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Wednesday, October 17, 2012

Winter pedicures, warm feet with PediSavers

Sixteen years ago I lived in Upstate New York where the winters were brutal. For the most part, during my seven years there, I did my own manicures and pedicures until one winter I decided I needed to treat myself. The weather was in the low double digits so I wore socks and sneakers to the nail salon and pulled out my flip flops to wear home. Not only was it a precarious trek to my car across snow and ice, but my feet – albeit cute with newly painted toenails – were feeling the bite of the cold. I began to think a pedicure during the winter was not such a bright idea.

pedisavers PediSavers, which “protects pedicured piggies™,” has solved the problem of cold feet after a pedicure. These pedicure socks are available in black and white knee socks as well as black, white and pink anklets. You can use them whether you’re doing your own pedicure or enjoying one at a salon. Just slip them on right before it’s time to polish – they also serve as toe separators – and you’re all set to go. They’ll look and feel great with your favorite flip flops and, as an added benefit, they’ll help keep your newly pampered feet moisturized.

This would be the perfect time (Breast Cancer Awareness Month) to purchase a pink pair of the PediSavers because proceeds from each sale of them will be donated to Breast Cancer Research. Visit to purchase, and while you’re there buy a pair for yourself too. Even as the weather continues to cool down you can still pamper your piggies and keep them warm.

What do you think? Are PediSavers a product you would use or buy for someone else?

Disclosure: I received a the PediSavers product to facilitate my review and did not receive payment for this post. Any opinions expressed here are my own. More information can be found by reading my complete disclosure policy.


Tuesday, October 16, 2012

Understanding pill addictions

‘I’m an addict waiting for my dealer to come through. I have the shakes, nausea, vomiting, pain and never-ending  headaches. I’ve got to get a fix.’

I didn’t hear that from someone else. It’s me. Sorta.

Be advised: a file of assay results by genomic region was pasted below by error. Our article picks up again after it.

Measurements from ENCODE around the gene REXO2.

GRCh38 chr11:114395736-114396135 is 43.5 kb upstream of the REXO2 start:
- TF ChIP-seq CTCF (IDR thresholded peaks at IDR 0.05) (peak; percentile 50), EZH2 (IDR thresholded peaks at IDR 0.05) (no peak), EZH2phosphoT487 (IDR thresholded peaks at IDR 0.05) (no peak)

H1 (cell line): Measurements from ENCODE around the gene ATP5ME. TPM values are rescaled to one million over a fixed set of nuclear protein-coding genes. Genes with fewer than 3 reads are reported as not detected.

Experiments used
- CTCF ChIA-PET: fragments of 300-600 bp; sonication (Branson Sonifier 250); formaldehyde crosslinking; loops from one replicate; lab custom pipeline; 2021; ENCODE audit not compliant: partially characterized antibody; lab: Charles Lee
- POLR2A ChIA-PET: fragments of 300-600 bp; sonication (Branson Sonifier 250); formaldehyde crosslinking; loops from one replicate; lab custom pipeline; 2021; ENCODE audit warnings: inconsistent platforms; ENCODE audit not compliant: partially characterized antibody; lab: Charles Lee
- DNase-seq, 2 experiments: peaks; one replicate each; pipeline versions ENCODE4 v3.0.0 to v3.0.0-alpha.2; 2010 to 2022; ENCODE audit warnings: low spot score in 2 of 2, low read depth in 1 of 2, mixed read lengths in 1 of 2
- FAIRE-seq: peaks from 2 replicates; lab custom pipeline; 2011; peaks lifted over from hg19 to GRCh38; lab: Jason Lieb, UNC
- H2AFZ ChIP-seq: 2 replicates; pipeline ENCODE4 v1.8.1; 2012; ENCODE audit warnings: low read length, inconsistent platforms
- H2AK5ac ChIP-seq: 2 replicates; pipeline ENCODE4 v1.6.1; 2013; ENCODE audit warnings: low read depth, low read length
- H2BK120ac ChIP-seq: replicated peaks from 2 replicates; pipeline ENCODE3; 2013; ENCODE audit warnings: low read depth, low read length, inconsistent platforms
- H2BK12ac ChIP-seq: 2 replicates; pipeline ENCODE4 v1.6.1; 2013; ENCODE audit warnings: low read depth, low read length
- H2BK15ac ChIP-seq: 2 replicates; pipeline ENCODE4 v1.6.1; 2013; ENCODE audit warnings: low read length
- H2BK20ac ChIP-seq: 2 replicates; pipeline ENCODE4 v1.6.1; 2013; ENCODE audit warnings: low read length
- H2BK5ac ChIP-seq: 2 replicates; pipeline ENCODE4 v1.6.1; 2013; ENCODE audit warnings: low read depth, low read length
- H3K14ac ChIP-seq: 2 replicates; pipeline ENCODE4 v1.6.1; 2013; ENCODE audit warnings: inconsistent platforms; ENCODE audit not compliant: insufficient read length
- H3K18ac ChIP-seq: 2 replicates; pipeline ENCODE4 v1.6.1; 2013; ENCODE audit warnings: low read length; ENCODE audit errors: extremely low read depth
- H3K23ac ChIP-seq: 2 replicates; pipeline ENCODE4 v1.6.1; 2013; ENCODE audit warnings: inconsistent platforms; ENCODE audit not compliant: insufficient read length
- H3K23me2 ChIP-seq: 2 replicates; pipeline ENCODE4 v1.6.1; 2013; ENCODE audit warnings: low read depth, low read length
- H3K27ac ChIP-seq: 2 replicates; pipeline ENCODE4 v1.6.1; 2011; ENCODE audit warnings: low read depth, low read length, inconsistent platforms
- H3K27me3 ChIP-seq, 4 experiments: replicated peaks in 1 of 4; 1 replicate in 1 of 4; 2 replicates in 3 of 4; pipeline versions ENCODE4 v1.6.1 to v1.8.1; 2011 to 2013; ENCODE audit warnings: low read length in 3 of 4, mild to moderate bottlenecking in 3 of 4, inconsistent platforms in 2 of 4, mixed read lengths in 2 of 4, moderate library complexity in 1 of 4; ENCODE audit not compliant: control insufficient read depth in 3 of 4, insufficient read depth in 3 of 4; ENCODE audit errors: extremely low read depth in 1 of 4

In the past 30 to 45 days I’ve been feeling unwell more often than not. I’ve shared my health issues here before, but if you’re new please click the “health” link in this paragraph to catch up. My current issues started more than a month ago with just feeling a little off then I had an “attack,” which means my body shuts down and is bombarded by all-over pain (some throbbing, some constant), nausea, complete exhaustion, inability to concentrate, increased sun sensitivity… etcetera. That’s some of what I experience when dealing with sjogren’s syndrome and fibromyalgia.

That attack lasted a week, which I spent mostly in bed. The next week when I planned to catch up my grandbaby was born. The busyness of my daughter giving birth brought on a mild attack. Then one of my children had strep throat, which made me a little sick as well… All of this plus some (it would be TMI to continue). You can imagine, right?

You can also imagine how housework and paperwork can get behind. Now here’s where we get to the understanding of addictions: One of the worse things about these attacks and my prescribed medications are the side effects and residual effects.


When I’m enduring an attack it’s difficult to understand the most rudimentary of tasks. For instance, understanding a brief letter or article can take 20 times longer than normal. That’s one of the reasons I didn’t realize a med was low and the renewed prescription hadn’t been processed. Had I noticed I would have driven the 40 minutes to pick it up instead of waiting for it to arrive from the Veteran’s Hospital.

Because I was recovering from the attack I didn’t realize right away what was happening. For more than a week, I was nauseated, agitated, had headaches, stomach pain as well as complete body pain, chills, mild sweats… After a week of feeling like death, another week of feeling like death revived and all the excitement in between, which is what happens when you have four children, I’m finally feeling normal. In fact, today I was scared to say, ‘I feel good.’ I’m detoxified… And, in the world’s craziest irony, the meds arrived yesterday.


While the medication was getting out of my system, I had an overwhelming feeling of doing whatever it takes to never deal with that again. It helped me to intellectually understand how soccer moms and business executives can become addicted to pain medicine and the like.

According to, prescription drug abuse means:

“… taking a prescription drug that is not prescribed for you, or taking it for reasons or in dosages other than as prescribed.”

This definition doesn’t apply to me because I was taking it as instructed, but I can understand and empathize with prescription drug abusers.

Five Cents

If you know someone who takes a lot of medication and often feels unwell give them a hand sometimes to help them stay on track. It’s no fun, and rather depressing, to deal with invisible illnesses alone.

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